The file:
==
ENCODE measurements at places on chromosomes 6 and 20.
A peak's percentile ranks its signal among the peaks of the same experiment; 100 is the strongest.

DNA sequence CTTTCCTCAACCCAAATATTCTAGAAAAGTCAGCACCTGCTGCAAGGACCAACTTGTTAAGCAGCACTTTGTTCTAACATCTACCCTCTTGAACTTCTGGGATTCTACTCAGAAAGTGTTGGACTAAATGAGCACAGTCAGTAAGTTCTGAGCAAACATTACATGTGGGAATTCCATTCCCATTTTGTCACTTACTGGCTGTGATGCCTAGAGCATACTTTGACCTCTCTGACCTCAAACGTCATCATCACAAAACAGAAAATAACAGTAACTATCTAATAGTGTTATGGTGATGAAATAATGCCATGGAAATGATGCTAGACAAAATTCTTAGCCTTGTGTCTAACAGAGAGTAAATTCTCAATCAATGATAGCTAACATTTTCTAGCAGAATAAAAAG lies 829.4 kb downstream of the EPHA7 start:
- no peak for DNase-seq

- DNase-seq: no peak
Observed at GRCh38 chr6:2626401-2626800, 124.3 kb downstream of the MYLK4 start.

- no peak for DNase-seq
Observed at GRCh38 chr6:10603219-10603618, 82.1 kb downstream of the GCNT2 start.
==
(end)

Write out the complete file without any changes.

ENCODE measurements at places on chromosomes 6 and 20.
A peak's percentile ranks its signal among the peaks of the same experiment; 100 is the strongest.

DNA sequence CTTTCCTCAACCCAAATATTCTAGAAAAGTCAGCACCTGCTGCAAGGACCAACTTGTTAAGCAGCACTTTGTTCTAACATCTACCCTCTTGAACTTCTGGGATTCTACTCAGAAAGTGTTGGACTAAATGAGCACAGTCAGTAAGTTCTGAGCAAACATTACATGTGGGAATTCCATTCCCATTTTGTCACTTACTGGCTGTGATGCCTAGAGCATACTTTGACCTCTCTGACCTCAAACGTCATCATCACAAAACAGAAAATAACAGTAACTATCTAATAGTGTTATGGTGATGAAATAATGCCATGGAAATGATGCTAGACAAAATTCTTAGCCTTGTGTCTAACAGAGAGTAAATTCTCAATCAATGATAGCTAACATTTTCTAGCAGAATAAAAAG lies 829.4 kb downstream of the EPHA7 start:
- no peak for DNase-seq

- DNase-seq: no peak
Observed at GRCh38 chr6:2626401-2626800, 124.3 kb downstream of the MYLK4 start.

- no peak for DNase-seq
Observed at GRCh38 chr6:10603219-10603618, 82.1 kb downstream of the GCNT2 start.